Statue of Padres batting champ Tony Gwynn.

statue of padres superstar tony gwynn

A good argument can be made that the most-liked person in San Diego is Tony Gwynn. He’s one of the friendliest, most good-natured guys you’ll ever find, not to mention one of the best hitters ever in the history of baseball. He was voted to the National Baseball Hall of Fame the first year he was eligible. He’s also got a great statue in East Village at the center of Petco’s Park at the Park. You’re looking at it!

Tony Gwynn, affectionately called Mr. Padre, played 20 years for the San Diego Padres, winning eight batting titles and five Gold Glove awards. He appeared in the Major League Baseball All-Star Game 15 times! Today he’s the head baseball coach for San Diego State University.

Tony Gwynn statue with Showley Bros. Candy Factory in background.
Tony Gwynn statue with Showley Bros. Candy Factory in background.
Inspirational words of Tony Gwynn's father.
Inspirational words of Tony Gwynn’s father.

A quote from Tony’s father Charles appears on the statue’s base:  “If you work hard good things will happen.”  These words inspired one of the greatest hitters in the history of professional baseball.

UPDATE…

Here are a few closer photos that I took years later, after the tragic passing of Tony.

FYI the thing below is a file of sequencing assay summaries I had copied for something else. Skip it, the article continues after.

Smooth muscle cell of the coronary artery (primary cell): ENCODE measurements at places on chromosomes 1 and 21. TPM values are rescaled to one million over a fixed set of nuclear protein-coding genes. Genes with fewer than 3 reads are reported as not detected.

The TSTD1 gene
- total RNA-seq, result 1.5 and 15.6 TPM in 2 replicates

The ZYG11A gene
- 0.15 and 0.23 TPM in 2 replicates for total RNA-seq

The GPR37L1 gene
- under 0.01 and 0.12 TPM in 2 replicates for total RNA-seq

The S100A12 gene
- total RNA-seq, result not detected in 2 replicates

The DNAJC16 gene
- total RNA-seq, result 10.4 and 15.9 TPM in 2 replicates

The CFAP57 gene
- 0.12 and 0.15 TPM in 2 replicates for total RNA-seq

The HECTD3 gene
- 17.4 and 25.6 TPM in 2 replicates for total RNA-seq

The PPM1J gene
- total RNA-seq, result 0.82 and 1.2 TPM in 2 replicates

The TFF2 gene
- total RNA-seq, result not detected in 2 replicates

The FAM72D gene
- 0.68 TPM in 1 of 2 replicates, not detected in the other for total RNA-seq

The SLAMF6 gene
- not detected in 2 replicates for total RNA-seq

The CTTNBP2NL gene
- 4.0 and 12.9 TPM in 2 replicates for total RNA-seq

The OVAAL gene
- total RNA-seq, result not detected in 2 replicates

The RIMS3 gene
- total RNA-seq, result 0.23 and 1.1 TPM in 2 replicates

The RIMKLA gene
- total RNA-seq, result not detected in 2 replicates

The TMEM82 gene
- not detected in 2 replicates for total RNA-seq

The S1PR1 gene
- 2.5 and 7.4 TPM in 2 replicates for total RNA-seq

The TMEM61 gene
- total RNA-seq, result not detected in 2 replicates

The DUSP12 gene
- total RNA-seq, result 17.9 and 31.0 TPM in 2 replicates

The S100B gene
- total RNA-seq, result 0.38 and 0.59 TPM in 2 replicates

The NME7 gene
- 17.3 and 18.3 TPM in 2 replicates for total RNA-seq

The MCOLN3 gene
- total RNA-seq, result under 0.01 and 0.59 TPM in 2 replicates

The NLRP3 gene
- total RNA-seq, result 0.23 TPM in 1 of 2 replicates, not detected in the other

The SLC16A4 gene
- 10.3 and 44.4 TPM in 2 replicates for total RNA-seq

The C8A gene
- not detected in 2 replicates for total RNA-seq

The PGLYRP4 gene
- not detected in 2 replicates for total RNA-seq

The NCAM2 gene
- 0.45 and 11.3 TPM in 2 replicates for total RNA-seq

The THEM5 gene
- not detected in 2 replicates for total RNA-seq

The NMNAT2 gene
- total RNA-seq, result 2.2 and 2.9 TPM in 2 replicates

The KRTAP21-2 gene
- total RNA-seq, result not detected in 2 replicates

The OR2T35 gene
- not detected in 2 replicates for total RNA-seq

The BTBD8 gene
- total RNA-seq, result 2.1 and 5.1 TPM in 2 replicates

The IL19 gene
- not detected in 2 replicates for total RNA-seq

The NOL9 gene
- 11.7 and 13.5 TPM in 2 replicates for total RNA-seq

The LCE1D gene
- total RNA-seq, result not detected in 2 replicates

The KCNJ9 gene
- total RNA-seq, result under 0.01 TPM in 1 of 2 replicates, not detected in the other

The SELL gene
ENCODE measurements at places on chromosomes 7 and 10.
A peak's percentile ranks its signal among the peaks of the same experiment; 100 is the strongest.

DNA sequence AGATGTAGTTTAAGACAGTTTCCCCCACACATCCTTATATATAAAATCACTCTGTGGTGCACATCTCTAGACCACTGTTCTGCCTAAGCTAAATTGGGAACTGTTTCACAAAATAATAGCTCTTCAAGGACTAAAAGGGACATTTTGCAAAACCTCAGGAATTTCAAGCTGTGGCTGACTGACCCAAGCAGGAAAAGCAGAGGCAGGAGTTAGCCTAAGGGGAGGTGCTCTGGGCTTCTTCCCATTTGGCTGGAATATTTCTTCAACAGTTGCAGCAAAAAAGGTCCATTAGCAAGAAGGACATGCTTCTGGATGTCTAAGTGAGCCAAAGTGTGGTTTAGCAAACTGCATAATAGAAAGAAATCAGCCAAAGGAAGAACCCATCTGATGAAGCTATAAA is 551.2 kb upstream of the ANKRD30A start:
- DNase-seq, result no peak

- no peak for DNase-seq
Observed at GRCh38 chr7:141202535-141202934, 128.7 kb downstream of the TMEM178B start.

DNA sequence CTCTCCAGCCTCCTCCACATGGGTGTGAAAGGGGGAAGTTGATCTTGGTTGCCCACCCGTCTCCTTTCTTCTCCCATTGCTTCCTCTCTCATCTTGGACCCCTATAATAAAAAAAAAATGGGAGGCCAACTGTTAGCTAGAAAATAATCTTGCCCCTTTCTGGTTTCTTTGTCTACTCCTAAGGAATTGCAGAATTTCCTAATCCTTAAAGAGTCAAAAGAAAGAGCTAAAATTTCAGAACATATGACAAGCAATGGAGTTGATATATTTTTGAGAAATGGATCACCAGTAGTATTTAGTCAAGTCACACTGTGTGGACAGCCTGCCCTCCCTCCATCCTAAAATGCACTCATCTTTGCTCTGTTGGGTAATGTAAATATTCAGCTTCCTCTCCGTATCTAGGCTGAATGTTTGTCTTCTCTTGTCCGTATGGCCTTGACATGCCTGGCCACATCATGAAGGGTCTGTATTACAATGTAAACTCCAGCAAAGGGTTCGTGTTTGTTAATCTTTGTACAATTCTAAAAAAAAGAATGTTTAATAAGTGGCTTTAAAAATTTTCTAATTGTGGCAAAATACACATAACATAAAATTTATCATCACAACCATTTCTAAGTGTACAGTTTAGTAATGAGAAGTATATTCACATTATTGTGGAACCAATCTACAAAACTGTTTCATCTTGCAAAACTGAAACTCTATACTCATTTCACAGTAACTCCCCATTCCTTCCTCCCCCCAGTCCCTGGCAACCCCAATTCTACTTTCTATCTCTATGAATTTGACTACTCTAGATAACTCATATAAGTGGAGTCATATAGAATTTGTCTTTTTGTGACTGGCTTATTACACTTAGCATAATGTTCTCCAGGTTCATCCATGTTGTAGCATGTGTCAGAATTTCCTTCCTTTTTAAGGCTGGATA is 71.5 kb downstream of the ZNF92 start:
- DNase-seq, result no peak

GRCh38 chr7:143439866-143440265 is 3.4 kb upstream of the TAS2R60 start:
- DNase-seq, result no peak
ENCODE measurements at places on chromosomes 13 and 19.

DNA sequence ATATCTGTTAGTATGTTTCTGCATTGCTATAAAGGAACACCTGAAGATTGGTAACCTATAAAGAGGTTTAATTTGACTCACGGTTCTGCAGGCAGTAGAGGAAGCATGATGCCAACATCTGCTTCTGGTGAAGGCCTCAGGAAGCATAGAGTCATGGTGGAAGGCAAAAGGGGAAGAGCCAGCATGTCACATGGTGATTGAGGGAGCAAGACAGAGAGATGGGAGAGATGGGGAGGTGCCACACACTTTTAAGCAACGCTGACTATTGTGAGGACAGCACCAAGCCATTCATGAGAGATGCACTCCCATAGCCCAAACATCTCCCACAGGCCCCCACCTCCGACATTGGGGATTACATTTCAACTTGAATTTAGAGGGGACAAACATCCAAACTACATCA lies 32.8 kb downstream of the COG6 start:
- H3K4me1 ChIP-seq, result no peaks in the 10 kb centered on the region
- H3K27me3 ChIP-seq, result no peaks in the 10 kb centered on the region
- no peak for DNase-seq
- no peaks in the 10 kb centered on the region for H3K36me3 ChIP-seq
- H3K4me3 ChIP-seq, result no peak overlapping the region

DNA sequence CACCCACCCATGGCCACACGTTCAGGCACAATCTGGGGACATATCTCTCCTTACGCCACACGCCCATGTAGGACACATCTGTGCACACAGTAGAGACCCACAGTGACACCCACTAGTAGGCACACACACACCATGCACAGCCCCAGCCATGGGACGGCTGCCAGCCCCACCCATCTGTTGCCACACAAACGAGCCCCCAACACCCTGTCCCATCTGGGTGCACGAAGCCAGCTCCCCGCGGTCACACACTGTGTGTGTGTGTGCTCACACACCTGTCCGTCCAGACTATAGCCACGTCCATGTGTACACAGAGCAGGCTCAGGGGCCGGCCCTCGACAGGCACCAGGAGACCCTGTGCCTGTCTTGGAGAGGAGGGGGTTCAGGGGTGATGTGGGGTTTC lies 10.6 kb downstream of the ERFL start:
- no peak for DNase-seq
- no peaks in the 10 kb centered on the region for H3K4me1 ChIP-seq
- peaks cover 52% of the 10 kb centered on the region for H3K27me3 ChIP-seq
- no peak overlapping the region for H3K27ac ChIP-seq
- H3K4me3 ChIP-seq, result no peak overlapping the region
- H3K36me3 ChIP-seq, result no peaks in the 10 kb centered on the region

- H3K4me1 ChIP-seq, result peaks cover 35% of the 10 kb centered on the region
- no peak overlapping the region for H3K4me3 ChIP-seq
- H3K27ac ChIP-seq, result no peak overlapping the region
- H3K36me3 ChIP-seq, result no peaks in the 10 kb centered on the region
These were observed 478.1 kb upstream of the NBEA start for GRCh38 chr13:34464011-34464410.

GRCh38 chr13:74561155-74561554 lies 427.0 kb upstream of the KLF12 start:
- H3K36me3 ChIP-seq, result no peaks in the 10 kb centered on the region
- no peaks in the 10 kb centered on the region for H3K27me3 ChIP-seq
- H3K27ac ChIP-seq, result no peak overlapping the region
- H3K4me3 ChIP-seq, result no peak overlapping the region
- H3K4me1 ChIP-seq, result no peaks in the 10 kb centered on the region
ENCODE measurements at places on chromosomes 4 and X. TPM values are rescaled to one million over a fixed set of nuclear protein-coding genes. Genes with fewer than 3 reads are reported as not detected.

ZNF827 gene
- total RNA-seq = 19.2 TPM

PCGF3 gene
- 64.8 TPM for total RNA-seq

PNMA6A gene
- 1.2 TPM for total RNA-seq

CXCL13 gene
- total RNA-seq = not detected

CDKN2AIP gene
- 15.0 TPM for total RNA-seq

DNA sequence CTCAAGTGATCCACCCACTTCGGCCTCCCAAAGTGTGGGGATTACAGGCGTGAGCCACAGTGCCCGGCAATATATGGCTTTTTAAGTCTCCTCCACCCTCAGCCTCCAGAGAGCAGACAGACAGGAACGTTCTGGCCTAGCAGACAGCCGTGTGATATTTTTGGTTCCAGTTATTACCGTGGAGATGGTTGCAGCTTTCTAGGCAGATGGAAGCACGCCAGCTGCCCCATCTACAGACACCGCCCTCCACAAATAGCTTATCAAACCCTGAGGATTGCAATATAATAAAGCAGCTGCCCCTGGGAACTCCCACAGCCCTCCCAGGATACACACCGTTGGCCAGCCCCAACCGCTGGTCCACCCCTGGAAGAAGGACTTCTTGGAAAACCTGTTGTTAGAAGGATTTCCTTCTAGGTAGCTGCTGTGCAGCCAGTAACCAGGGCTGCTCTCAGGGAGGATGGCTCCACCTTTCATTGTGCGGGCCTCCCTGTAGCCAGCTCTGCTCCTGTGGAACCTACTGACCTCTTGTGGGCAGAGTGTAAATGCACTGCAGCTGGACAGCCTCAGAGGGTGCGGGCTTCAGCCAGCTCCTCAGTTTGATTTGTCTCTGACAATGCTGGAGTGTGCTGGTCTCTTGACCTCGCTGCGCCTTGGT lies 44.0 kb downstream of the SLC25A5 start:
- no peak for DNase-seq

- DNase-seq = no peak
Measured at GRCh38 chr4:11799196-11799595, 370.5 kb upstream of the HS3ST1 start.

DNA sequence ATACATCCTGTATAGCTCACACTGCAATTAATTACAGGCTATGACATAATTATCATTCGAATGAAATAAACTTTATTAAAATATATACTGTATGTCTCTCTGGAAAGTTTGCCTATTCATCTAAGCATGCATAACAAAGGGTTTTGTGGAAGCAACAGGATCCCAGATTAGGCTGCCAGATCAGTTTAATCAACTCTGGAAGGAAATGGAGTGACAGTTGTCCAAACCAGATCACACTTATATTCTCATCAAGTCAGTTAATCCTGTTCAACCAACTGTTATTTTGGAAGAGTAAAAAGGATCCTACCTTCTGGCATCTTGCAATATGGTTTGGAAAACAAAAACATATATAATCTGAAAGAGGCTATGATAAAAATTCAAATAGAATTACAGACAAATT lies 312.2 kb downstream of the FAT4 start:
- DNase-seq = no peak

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Statues of historical figures in front of Horton Plaza.

horton plaza statue beside ticket lady

The lady in this ticket booth in front of Horton Plaza seems unconcerned that a dark silent person looms ominously beside her! That person, in the form of a statue, is Ernest Hahn.  He’s a famous San Diego developer and the driving force behind the popular Horton Plaza shopping mall.

What you see in the first pic is a colorful scene near the entrance of Horton Plaza. An obelisk with a tile mosaic juts out of the underground entrance to the Lyceum Theater, which is home of the San Diego Repertory Theatre. The domed building in the upper left corner of the photograph belongs to the Balboa Theatre.

Ernest Hahn statue by Horton Plaza.
Ernest Hahn statue by Horton Plaza.

Across from the statue of Ernest Hahn is a bronze representation of Alonzo Erastus Horton, a gold miner, shop owner, and finally an influential real estate developer in the second half of the 19th century. He purchased cheap land for development adjacent to San Diego Bay where ships docked, well south of the established settlement below the old Spanish presidio.  Alonzo Horton’s New Town had supplanted Old Town in importance by the beginning of the 20th century.

Statue of Alonzo Horton, who helped steer the course of San Diego's history.
Statue of Alonzo Horton, whose ambitious business plans helped to steer the course of San Diego’s history.
Alonzo E. Horton established New Town where downtown San Diego exists today.
Alonzo E. Horton established his New Town where downtown San Diego exists today.

The third statue stands a bit to the west, on the other side of Horton Square. You can find it in the shade of a tree. The figure is Pete Wilson, who served as San Diego mayor from 1971 to 1983. He went on to serve as United States Senator and governor of California.

Statue of Pete Wilson, a popular San Diego mayor and prominent political figure.
Statue of Pete Wilson, a popular San Diego mayor and prominent political figure.